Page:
korean martial arts

The martial art of "hwalssogi" or traditional Korean archery, has been designated as an intangible cultural heritage by the Cultural Heritage Administration in South Korea. Citing it's frequent appearance in historical literature and culture, the administration said hwalssogi has played a significant role in Korean traditional martial arts.

Though archery became a formal sport known as "gungdo" under the Japanese occupation during the early 20th century, unlike taekwondo which is primarily based on Japanese karate, hwalssogi does appear to have legitimate roots in a traditional Korean art of archery. The bow used is much shorter than the Japanese bow and closer to that used by Mongolian archers.

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The masters who voice their views on the virtues of the Korean martial arts in this post are Philip Ameris, Rudy Timmerman, Herb Perez, Michele "Mouse" Krasnoo, John Graden, Chuck Vaughn, Steve Petermann, H.C. Hwang, Michael De Alba and Marshall Gagne.

Recap: While exact figures are hard to come by, most experts in the martial arts industry would agree that Korea has won the race. Taekwondo is by far the most popular style in America, and once you figure in tang soo do, hapkido, kuk sool won, hwa rang do, soo bahk do, kumdo and the like, Korea's dominance becomes even more apparent. Despite what some critics claim, Korea rules for one simple reason: Its arts teach Americans a host of skills and attitudes that, year in and year out, are improving the lives of their students. The following is a list of some of those benefits as identified by 20 movers and shakers in the martial arts.
—Editor

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Among the martial artists who divulge their opinions on what the Korean arts do best are Hee-Il Cho, Dr. Jerry Beasley, Dana Hee, Taejoon Lee, Jhoon Rhee, Tom Callos, Barry Harmon, Aaron Banks, Doug Cook and Alain Burrese.

While exact figures are hard to come by, most experts in the martial arts industry would agree that Korea has won the race. Taekwondo is by far the most popular style in America, and once you figure in tang soo do, hapkido, kuk sool won, hwa rang do, soo bahk do, kumdo and the like, Korea's dominance becomes even more apparent. Despite what some critics claim, Korea rules for one simple reason: Its arts teach Americans a host of skills and attitudes that, year in and year out, are improving the lives of their students. The following is a list of some of those benefits as identified by 20 movers and shakers in the martial arts.
— Editor

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Eager to learn the advanced components of your martial art? Taekwondo master Jhoon Rhee says you're better off focusing on doing the basics better.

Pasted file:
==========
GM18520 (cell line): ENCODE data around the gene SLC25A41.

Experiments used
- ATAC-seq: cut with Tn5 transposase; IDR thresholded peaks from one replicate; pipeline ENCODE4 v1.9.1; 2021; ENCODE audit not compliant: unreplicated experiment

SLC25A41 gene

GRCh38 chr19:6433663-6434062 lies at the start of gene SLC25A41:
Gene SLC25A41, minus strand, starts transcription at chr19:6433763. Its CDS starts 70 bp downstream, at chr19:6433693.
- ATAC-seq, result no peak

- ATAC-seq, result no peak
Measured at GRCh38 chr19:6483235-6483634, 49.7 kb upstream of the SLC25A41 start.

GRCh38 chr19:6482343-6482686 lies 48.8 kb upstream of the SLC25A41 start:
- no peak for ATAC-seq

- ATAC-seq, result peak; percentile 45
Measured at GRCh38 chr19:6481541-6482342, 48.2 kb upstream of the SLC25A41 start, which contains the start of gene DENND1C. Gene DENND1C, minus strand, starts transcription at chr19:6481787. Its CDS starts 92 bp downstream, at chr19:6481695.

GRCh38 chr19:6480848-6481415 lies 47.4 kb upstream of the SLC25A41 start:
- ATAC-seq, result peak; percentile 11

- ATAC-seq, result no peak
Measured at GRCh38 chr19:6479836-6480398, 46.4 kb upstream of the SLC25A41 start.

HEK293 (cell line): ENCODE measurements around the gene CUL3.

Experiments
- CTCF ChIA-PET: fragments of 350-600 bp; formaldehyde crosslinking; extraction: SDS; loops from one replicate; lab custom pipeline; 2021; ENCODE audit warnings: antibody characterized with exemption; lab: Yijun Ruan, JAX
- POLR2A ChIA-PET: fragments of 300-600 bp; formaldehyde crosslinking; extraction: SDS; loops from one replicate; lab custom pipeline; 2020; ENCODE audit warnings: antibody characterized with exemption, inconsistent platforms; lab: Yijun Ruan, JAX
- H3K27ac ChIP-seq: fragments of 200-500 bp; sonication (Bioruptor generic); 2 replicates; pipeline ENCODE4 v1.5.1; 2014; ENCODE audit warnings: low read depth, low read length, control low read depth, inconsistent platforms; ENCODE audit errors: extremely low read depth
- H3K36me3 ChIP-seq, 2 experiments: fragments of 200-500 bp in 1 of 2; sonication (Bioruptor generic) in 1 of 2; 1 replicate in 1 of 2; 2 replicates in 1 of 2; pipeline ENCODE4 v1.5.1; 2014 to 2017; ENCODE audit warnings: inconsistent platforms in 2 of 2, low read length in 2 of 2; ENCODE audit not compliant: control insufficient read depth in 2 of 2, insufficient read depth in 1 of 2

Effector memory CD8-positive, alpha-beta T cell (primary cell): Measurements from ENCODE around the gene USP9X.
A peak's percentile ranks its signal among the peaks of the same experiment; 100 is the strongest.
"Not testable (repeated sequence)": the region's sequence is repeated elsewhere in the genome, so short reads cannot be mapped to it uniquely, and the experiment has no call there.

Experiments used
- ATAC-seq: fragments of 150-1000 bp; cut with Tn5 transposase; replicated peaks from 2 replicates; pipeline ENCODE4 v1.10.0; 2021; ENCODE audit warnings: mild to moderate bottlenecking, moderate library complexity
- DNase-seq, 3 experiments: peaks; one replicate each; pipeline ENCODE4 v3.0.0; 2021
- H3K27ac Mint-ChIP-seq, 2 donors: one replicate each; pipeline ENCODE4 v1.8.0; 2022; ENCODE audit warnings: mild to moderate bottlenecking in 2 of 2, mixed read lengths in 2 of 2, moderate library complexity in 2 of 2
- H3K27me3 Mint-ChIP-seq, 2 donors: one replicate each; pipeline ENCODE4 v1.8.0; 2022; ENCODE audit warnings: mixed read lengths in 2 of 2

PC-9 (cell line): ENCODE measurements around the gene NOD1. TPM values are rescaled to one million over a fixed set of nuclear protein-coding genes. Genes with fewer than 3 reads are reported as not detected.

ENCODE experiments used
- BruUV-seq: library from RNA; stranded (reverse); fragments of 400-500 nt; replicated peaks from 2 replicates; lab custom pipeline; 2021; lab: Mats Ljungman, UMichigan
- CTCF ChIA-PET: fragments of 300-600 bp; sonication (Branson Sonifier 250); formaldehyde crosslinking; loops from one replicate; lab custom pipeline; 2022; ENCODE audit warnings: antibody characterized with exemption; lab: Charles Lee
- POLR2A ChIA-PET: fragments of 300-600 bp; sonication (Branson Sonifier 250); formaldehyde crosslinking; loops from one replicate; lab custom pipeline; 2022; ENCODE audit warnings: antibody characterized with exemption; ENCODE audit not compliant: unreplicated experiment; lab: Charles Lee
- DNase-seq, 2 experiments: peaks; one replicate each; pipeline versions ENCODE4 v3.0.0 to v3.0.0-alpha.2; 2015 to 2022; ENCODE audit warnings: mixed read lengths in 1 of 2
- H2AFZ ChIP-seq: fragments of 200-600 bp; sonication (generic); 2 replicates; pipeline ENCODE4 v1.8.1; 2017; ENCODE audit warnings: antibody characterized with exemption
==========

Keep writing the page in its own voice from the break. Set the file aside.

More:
It would be tough to come up with a bigger name in the taekwondo world than Jhoon Rhee. A pioneer in the Korean martial arts and a two-time Black Belt Hall of Fame inductee, the taekwondo master was one of the first to spread the kicking art in America, and he promoted it tirelessly until he died on April 30, 2018. All martial artists would do well to heed Jhoon Rhee's advice, especially if they're interested in developing power, speed and accuracy at the advanced levels of training. — Editor One of the most common mistakes all martial artists make — not just taekwondo students — is assuming that the positions and techniques they learn as a white belt are for beginners and the positions and techniques they will learn as a black belt are somehow more effective. So says taekwondo legend Jhoon Rhee. He claims there is little, if any, difference between the moves a newcomer learns during his first few months and the self-defense moves a 20-year veteran would use on the street.

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In this Korean martial arts video, International Tang Soo Do Federation founder C.S. Kim and his son, Y.D. Kim, take you through a self-defense sequence that could inflict significant injury upon an opponent.


C.S. Kim wasn't particularly tough when he was young. Like millions of other kids around the world and plenty in Songtan, South Korea, he had problems with coordination and self-esteem. What made C.S. Kim different from his peers is he found a simple solution to his problems: the martial arts. He started judo and boxing when he was 10. Then he visited a tang soo do school run by Song Ki Kim and joined the next day. "I loved it," C.S. Kim said. "We trained two or three hours a day for five days a week." When C.S. Kim received his green belt, he thought he knew everything and stopped attending class. Three months later, he started up again because he missed it. He worried that his master would be angry about his absence, but the old man welcomed the lost sheep back into the fold. "I never quit again," C.S. Kim said

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